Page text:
After Ralph died, I went to Scottsdale, Manhattan, Atlantic City, and Las Vegas (twice). I painted walls and furniture in my house, cleaned closets, and returned the downstairs furniture upstairs and the upstairs furniture to its rightful place downstairs. I perused farmers markets and street fairs, attended readings and spoken-word events. I took my niece and nephew to parks, museums, and Berkeley’s Iceland. I watched them perform wobbly somersaults at Head Over Heels and throw themselves, joyfully, into the plastic ball pit at the Emeryville Public Market.
On New Year’s Day I drove over the Bay Bridge and met my friend Katie at the Dolphin Club. Together we jumped into the San Francisco Bay. Katie swam to the end of the pier and back. I waited for her on the deserted beach and made a firm resolution not to repeat this particular activity again.
I visited Jernee’s school several times and met with her teachers and the principal. I fixed my bicycle so I could pedal to the Berkeley Bowl, purchased new climbing equipment because mine was outdated, looked for my rollerblades in the garage, but couldn’t find them. I went to Karim Cyclery on Telegraph Avenue and bought a used pair, then skated down to Eastshore State Park, and bladed over to Richmond. On every bump my teeth rattled and my knees vibrated. I went home and got into bed, then got up the next morning and tried it again.
My friend Sue convinced me that an Afro Rhythm and Drum class could change my life, so I signed up for ten sessions at a studio on Ninth Street. Once a week I skip around a huge drum, slapping, thumping, and shouting Oh Yeah and Unh Ahh in harmony with my fellow dancers.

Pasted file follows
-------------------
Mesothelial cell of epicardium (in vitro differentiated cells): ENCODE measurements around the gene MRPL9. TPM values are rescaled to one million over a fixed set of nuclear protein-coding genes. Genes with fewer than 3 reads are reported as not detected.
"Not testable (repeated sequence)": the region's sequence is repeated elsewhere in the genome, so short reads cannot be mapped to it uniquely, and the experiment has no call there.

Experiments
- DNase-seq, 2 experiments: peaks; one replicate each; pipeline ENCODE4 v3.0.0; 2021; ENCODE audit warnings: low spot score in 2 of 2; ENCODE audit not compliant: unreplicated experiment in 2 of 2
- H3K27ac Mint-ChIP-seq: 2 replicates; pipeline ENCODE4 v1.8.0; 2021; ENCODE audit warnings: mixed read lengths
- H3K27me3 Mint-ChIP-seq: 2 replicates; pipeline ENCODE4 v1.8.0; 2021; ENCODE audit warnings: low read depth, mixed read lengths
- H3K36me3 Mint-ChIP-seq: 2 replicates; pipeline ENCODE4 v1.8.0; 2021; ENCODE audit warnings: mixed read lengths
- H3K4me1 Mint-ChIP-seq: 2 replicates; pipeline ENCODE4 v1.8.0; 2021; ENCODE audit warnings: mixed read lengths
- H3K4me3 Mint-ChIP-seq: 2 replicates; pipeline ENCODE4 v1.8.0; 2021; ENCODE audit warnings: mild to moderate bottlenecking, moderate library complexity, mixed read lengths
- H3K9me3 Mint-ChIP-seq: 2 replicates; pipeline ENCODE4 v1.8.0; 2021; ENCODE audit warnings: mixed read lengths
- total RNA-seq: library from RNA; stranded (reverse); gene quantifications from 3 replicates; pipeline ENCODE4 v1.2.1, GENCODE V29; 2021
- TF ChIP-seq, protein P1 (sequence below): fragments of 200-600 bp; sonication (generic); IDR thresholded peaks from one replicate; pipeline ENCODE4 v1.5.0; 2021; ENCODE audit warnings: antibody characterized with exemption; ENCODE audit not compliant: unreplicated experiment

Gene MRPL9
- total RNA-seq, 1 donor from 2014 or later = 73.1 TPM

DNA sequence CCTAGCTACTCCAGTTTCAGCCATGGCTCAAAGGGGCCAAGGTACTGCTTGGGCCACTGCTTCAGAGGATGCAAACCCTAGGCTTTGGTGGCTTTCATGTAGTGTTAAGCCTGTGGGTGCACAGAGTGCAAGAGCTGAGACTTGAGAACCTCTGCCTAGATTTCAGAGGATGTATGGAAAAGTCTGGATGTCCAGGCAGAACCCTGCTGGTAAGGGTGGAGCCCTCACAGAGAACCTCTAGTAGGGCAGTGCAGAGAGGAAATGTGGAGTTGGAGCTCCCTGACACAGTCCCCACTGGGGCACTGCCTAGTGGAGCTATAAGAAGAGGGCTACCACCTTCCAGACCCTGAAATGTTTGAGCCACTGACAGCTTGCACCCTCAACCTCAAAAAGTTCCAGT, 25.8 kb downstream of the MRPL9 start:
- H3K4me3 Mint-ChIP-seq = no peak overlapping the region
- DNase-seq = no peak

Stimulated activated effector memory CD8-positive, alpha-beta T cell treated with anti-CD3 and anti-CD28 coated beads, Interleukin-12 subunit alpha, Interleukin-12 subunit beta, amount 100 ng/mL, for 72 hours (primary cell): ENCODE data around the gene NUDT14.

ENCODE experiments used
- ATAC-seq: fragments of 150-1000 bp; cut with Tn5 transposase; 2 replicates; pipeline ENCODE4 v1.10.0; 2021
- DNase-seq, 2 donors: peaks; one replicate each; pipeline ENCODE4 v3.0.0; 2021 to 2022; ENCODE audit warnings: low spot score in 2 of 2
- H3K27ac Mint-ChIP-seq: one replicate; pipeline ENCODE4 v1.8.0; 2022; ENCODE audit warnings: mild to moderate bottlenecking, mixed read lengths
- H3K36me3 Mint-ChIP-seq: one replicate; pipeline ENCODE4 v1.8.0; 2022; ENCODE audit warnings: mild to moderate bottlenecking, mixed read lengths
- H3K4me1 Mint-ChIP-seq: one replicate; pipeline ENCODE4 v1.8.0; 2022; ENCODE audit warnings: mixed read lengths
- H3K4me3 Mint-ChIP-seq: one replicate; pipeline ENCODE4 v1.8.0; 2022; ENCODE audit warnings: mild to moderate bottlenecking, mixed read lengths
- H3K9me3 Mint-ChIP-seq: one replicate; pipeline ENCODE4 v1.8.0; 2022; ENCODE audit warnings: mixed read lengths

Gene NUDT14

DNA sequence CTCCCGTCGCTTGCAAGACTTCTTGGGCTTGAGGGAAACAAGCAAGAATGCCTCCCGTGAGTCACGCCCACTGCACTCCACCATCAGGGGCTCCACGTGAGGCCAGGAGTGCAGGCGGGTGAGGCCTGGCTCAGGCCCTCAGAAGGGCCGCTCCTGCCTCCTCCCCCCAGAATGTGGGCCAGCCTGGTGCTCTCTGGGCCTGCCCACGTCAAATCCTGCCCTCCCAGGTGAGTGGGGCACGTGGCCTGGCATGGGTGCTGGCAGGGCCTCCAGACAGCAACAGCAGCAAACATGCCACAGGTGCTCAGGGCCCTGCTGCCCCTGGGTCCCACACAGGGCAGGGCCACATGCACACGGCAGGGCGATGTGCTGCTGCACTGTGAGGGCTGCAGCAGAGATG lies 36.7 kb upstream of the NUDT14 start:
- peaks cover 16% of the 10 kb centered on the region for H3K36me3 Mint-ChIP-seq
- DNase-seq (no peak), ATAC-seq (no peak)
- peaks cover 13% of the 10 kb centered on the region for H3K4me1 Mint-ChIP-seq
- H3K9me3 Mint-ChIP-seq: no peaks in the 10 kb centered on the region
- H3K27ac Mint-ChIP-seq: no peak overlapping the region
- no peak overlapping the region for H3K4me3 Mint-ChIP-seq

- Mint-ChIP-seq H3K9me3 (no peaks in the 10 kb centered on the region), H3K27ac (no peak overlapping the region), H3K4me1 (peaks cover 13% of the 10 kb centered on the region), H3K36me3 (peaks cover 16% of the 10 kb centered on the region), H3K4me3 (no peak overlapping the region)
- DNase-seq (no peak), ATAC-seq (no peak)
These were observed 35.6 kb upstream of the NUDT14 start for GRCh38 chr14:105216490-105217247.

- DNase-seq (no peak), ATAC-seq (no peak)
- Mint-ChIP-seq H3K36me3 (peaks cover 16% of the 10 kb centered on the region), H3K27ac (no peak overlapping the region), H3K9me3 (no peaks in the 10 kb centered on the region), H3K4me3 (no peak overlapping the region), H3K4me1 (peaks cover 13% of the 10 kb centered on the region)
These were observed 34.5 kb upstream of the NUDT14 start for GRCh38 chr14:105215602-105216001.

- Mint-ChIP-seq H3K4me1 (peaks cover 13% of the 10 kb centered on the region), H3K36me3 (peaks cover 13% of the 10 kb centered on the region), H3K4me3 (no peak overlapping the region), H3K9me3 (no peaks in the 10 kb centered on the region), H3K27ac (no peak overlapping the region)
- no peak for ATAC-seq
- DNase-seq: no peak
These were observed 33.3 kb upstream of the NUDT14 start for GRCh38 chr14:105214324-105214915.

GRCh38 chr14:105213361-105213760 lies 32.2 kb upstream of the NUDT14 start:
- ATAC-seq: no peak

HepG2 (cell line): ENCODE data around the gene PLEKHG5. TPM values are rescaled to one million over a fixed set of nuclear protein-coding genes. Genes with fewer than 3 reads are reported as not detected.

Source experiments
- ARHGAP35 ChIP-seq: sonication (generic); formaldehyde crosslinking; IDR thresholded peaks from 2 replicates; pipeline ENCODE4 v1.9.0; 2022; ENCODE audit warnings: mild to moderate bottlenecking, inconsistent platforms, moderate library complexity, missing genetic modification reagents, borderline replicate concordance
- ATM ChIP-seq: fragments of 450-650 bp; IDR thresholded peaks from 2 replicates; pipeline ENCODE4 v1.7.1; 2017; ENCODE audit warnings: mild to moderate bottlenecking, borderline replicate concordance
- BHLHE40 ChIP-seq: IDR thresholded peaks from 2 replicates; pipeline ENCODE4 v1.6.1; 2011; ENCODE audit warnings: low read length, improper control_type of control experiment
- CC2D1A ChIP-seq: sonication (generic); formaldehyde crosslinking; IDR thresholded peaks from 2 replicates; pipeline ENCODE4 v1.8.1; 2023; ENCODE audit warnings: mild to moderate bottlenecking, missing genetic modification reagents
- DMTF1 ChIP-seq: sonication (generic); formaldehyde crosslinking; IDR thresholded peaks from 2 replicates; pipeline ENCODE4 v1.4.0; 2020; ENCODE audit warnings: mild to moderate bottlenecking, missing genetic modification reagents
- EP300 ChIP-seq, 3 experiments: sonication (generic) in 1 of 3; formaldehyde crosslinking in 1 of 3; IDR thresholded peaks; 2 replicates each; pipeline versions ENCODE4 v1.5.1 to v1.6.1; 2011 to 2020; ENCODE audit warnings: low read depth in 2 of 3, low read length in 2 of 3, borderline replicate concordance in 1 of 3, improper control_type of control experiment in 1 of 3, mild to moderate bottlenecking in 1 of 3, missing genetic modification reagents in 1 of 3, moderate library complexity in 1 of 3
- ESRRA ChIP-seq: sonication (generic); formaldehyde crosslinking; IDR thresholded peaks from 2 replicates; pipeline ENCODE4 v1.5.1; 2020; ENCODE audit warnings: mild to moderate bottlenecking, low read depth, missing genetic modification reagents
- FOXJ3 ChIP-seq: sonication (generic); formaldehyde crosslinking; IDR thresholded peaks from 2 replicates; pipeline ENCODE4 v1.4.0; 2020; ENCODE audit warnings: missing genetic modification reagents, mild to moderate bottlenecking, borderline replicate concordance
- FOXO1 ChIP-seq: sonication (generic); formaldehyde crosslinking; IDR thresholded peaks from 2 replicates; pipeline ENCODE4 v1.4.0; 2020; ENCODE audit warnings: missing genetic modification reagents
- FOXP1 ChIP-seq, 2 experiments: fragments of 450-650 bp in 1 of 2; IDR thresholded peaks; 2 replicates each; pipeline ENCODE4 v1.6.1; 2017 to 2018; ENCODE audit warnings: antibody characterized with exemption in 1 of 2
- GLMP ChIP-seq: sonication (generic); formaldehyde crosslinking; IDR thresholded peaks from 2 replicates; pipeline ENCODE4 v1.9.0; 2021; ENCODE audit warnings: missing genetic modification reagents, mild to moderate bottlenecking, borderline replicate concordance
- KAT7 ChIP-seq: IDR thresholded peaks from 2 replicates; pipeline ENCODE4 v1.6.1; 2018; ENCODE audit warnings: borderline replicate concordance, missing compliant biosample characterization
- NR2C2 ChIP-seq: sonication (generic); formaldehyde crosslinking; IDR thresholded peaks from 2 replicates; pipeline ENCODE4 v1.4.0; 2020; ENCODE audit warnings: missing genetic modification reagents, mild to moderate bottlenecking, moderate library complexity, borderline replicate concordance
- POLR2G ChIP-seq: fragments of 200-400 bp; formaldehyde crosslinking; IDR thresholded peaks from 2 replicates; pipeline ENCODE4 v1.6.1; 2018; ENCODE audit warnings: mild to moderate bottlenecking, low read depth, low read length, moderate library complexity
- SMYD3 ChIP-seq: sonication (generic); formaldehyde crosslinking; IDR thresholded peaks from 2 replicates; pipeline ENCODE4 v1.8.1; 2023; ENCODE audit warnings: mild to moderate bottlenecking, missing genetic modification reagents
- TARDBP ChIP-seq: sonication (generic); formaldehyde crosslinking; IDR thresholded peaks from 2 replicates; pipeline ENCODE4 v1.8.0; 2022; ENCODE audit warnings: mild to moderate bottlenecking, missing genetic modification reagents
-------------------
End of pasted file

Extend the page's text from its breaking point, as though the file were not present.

But I still think about Ralph everyday, often at unexpected, odd times. Caught off guard, I close my eyes, take a deep breath, and wait for the moment to pass.
I went to the San Francisco Ballet, (Program 2), the Julia Morgan Center, (Word for Word’s Strangers We Know), and the Lorraine Hansberry Theatre, (Joe Turner’s Come and Gone). At the Paramount I saw the Oakland East Bay Symphony perform Black Suit Blues, the “Prelude” and “Liebestod” from Wagner’s Tristan und Isolde, and Schubert’s Symphony Number 9 in C Major. I recently saw The Tubes sing at The Independent, but I wouldn’t recommend it.
One Sunday I sat on a folding chair at the East Bay Church of Religious Science and listened to a service that involved fish, bread, miracles, and resurrection. I was encouraged to forgive and love myself, which I did.
I bike to Ironworks fitness center and take classes in abdominal conditioning, core strengthening, sports training, palates and yoga (Hatha Flow, Ashtanga, Vinyasa, Iyengar, and Power). I plant bulbs, pull weeds, meet friends for coffee, lunch, and dinner. I swim hundreds of laps at Temescal Pool, hike up and down Claremont Canyon, think about getting a job, a pet, and a new attitude.
I’ve experimented with different forms of meditation, prescription drugs, and deep breathing exercises.
I’ve baked cookies and muffins, cupcakes and brownies. I’ve mended holes in socks and reattached buttons. I’ve pruned back the bushes and vines, sharpened the scissors and knives, changed light bulbs, and replaced the rubber washer inside the leaky kitchen faucet.
But the house still feels cold and empty, despite filling it with music, flowers, friends, and a rebellious teenager.
“Give it time,” advise relatives, the Yoga teachers, and the preacher at the East Bay Church of Religious Science. “Take another walk, attend another class, breathe deeply, stretch fully, stand up straight, roller blade carefully, pedal mindfully, beat the drum softly.” And so I do.